UK pop star Sam Smith is on blast.
Fat, camp, and yet happy to bare all, people are describing him as a threat to our children. Many of these attacks are mean-spirited, and undoubtably homophobic.
But the rage is encouraging. In this case at least, popular music is serving its highest purpose again – of infuriating the staid and encouraging the youthful quest for individuality.
For decades identity politics was tied to music. If heavy metal floated your boat, it demanded your total and unequivocal submission to the aesthetic.
The print on your T-shirt. Your jewelry. Hair. Footwear. It dictated your friends. The people you fucked. You would speak like your favorite artists and aped all their sins.
Your parents didn’t get it, and some may’ve tried to intervene. This was good: Had they accepted or warmed to it, you likely would’ve traded it all in for Hip Hop or The Smiths.
When I was in a working band, around the age of 21, I delighted in the wan faces of parents when I would turn up at the house to collect their daughters.
On more muted days I would wear cowboy boots and maybe torn raspberry-colored jeans over fishnet stockings, with canary yellow hair down to my elbows.
This was the early 90’s – the glam-metal era – and we were giving Smith a run for his money in the gender-bending department. I had my own makeup bag back then, and never left the house without first applying eyeliner.
Looking back, this period was about exploring my sexuality, measuring my appetite for risk (I’d haunt a booze-soaked, late-night Queen Street in this get-up), and my capacity for excess.
I was journeying to the outer boundaries of my being. I didn’t want a parent’s approval: I wanted to reach the darkest, most troubling corners of myself, and had to do this independent of my minders.
I’m talking about a rite of passage, a ritual of understanding and becoming, and rock n roll was that doorway.
Today, many of our youth are searching for identity through politics, which is a reductive rather than an expansive pursuit, especially if their chief intoxicant is a victim narrative.
A rock n roller never viewed themselves as a hostage to any system; rock n’ roll was about extending a middle finger to the system and taking a dump on the white rug in the foyer on the way out.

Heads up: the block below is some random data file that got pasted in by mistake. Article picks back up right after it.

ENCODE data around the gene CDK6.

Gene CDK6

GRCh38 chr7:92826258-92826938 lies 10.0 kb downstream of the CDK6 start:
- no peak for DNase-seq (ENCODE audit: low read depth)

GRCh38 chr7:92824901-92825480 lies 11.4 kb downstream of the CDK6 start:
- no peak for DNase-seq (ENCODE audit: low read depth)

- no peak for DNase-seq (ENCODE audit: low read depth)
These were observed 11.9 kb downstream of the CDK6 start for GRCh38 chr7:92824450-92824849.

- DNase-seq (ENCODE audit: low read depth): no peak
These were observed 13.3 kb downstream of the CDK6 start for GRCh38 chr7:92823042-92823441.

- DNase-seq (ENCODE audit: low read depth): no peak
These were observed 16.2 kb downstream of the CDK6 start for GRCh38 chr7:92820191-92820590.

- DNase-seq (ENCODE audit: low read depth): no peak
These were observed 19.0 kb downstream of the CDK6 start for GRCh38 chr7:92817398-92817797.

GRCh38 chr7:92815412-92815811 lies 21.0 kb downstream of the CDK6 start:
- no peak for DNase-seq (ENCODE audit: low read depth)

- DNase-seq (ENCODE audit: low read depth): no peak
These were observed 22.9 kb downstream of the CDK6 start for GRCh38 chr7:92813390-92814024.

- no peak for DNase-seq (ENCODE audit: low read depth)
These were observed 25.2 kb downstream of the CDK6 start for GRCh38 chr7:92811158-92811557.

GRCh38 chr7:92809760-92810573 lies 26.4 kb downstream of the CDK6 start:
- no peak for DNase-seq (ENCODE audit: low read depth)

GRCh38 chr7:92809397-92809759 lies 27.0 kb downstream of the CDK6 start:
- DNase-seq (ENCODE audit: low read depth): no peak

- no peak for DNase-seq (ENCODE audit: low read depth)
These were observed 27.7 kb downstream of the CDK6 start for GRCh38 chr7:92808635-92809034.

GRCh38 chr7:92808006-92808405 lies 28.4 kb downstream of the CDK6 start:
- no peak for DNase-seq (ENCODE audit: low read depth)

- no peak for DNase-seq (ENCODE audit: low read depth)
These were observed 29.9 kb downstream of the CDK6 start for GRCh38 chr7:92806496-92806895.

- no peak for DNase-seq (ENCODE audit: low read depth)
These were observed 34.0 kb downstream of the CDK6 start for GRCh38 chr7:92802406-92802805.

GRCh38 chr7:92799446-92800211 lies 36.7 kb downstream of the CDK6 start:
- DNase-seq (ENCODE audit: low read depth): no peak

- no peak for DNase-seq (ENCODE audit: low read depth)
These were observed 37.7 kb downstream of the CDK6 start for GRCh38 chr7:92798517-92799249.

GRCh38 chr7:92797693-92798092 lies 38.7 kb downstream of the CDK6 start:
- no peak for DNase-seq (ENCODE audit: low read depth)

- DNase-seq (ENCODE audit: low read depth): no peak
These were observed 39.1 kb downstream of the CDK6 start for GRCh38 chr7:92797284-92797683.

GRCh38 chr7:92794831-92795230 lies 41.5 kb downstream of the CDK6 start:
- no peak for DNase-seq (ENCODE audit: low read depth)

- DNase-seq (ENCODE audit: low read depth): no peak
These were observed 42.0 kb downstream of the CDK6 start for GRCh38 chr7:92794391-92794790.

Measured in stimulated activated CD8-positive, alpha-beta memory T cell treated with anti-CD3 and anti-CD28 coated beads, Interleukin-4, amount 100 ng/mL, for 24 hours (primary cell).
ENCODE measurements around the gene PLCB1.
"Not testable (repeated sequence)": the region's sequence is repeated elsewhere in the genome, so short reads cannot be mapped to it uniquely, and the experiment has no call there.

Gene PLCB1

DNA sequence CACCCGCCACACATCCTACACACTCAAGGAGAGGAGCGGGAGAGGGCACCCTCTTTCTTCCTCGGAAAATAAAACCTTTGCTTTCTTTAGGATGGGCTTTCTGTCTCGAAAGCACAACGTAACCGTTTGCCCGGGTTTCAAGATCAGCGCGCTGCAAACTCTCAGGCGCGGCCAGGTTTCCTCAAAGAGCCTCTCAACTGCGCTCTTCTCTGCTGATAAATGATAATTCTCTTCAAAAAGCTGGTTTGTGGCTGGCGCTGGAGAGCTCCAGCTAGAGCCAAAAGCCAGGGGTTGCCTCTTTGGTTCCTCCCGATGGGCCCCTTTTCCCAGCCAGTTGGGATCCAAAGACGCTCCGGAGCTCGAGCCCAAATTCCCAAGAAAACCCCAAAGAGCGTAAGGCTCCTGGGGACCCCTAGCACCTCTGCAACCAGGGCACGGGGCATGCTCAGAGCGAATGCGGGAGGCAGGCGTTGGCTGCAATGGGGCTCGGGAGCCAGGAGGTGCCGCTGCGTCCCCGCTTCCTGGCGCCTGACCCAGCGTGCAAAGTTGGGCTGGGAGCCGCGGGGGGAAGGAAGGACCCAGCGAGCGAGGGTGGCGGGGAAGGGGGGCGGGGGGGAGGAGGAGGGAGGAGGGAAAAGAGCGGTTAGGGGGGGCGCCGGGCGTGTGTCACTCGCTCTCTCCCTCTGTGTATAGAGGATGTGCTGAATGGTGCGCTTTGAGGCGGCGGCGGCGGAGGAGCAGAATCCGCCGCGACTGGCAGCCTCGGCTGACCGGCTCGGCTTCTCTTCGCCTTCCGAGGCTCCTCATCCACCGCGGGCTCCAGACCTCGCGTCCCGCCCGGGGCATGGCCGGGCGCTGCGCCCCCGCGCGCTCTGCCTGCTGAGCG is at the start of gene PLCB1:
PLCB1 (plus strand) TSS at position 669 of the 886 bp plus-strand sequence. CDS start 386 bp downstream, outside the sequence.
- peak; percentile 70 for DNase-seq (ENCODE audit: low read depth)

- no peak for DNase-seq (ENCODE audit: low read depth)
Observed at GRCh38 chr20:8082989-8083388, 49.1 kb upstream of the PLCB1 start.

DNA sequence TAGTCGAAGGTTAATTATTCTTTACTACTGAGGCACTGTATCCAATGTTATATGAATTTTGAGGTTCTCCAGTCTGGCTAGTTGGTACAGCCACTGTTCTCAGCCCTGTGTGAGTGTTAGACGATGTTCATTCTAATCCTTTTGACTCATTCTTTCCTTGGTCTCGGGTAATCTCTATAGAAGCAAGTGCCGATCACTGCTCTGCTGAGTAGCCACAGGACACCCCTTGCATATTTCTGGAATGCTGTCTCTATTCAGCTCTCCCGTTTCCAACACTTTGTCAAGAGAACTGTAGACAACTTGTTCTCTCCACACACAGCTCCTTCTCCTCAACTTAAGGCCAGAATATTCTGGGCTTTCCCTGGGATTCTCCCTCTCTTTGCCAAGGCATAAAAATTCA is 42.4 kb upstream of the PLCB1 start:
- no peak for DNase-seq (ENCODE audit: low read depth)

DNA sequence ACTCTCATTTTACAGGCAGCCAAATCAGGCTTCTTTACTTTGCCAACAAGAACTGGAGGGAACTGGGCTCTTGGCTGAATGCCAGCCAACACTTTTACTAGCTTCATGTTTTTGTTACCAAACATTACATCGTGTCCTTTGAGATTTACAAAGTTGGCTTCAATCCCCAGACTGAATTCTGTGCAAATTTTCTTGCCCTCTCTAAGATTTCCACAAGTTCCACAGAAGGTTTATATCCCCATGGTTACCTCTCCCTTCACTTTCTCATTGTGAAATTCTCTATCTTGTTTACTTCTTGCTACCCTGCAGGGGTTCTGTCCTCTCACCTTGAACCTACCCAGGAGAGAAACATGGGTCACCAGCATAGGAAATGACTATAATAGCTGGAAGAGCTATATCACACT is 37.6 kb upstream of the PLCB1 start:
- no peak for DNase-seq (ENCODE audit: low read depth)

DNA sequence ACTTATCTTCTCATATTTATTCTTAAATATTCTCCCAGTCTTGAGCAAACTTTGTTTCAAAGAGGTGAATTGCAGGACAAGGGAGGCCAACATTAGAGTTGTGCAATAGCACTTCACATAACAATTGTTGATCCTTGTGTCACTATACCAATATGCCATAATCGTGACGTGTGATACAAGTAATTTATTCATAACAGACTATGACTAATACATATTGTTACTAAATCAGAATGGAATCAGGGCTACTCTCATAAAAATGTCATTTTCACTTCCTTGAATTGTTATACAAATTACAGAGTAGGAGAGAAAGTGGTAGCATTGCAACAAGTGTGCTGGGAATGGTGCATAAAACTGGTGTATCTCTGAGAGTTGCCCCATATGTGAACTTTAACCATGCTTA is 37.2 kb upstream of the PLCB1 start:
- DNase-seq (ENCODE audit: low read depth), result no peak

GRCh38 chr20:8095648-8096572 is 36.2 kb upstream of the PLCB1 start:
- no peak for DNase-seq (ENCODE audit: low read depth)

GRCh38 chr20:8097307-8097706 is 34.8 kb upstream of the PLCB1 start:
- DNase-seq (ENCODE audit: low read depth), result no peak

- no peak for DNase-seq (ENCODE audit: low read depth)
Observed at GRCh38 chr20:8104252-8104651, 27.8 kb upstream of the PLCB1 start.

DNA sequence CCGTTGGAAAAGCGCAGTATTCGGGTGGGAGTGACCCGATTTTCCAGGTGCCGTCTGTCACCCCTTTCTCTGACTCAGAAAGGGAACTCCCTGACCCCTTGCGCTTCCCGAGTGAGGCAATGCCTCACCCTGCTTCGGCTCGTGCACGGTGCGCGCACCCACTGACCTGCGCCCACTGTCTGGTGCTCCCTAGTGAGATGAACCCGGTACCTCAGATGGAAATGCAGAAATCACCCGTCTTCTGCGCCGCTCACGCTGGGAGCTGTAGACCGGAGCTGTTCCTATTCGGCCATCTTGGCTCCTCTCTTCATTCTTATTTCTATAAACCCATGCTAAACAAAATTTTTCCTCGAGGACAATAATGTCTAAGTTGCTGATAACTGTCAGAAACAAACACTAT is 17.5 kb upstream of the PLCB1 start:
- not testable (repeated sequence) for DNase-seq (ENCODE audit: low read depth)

Rock n’ roll was the voice of God telling the Hebrew slaves they we were in fact free, and that our masters were ant-like in the face of this throbbing cock of an art form.
Sam Smith is one such prophet, dragging our kids into the wildness and toward their very own promised land.
The rage against him is well practiced. Short of the chunkier frame, what they’re selling isn’t a great departure from Marc Bolan (T-Rex) or David Bowie. And they, in turn, weren’t a great departure from Little Richard, whose pancake and eye makeup captured on early television saw pipes drop from agape primetime mouths across 50’s America.
In fact, was rock n’ roll ever not about gender-bending? The prototype is likely Greek demigod Dionysus, whose wine, music, and ecstatic dance freed his followers from fear and care and subverted the oppressive restraints of the powerful.
The problem with Sam Smith is there really isn’t enough of them, even though he tried to address this with his twin-genders.
Smith’s persona isn’t politically neutral. Declaring themselves non-binary, they were responsible for collapsing the female category at the 2022 Brit awards.
This is not to say marginalizing women isn’t rock n’ roll, but it normally happens through sexual objectification, not by diddling them out of an awards show.
Imagining myself a rock manager now, was Smith’s declaration nessacary? Rock n roll is a show-don’t-tell business. The whole point of the androgynous rocker is the rejection of labels.
For myriad reasons then, people are pissed at Sam. But the howl of “What’s the world coming to?” is one of the sweetest sounds in all rock n’ roll.
And therefore, I would urge you to stay mad at Sam Smith. Our world will be far healthier and blissfully chaotic when more kids start to view music as the primary waka towards identity.